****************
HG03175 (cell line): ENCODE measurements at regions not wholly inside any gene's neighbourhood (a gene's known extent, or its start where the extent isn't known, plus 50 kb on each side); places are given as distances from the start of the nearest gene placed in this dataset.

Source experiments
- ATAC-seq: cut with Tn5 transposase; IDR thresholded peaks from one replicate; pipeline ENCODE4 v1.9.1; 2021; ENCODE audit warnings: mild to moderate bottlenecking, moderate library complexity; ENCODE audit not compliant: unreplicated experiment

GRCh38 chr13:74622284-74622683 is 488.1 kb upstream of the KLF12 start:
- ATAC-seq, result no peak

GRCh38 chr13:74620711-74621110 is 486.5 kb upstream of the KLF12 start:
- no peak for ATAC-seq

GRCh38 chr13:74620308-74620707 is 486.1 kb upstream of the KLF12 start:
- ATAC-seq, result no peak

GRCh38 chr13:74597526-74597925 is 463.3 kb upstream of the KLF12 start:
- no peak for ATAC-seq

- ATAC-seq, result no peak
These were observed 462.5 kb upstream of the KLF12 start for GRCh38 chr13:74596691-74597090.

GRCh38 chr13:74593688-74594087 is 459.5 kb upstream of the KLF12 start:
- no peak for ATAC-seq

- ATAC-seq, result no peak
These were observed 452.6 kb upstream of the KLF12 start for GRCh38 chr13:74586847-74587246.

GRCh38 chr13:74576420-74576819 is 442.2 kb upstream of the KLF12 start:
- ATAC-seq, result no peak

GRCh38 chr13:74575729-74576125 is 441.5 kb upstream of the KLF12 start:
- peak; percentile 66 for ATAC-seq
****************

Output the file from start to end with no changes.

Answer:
HG03175 (cell line): ENCODE measurements at regions not wholly inside any gene's neighbourhood (a gene's known extent, or its start where the extent isn't known, plus 50 kb on each side); places are given as distances from the start of the nearest gene placed in this dataset.

Source experiments
- ATAC-seq: cut with Tn5 transposase; IDR thresholded peaks from one replicate; pipeline ENCODE4 v1.9.1; 2021; ENCODE audit warnings: mild to moderate bottlenecking, moderate library complexity; ENCODE audit not compliant: unreplicated experiment

GRCh38 chr13:74622284-74622683 is 488.1 kb upstream of the KLF12 start:
- ATAC-seq, result no peak

GRCh38 chr13:74620711-74621110 is 486.5 kb upstream of the KLF12 start:
- no peak for ATAC-seq

GRCh38 chr13:74620308-74620707 is 486.1 kb upstream of the KLF12 start:
- ATAC-seq, result no peak

GRCh38 chr13:74597526-74597925 is 463.3 kb upstream of the KLF12 start:
- no peak for ATAC-seq

- ATAC-seq, result no peak
These were observed 462.5 kb upstream of the KLF12 start for GRCh38 chr13:74596691-74597090.

GRCh38 chr13:74593688-74594087 is 459.5 kb upstream of the KLF12 start:
- no peak for ATAC-seq

- ATAC-seq, result no peak
These were observed 452.6 kb upstream of the KLF12 start for GRCh38 chr13:74586847-74587246.

GRCh38 chr13:74576420-74576819 is 442.2 kb upstream of the KLF12 start:
- ATAC-seq, result no peak

GRCh38 chr13:74575729-74576125 is 441.5 kb upstream of the KLF12 start:
- peak; percentile 66 for ATAC-seq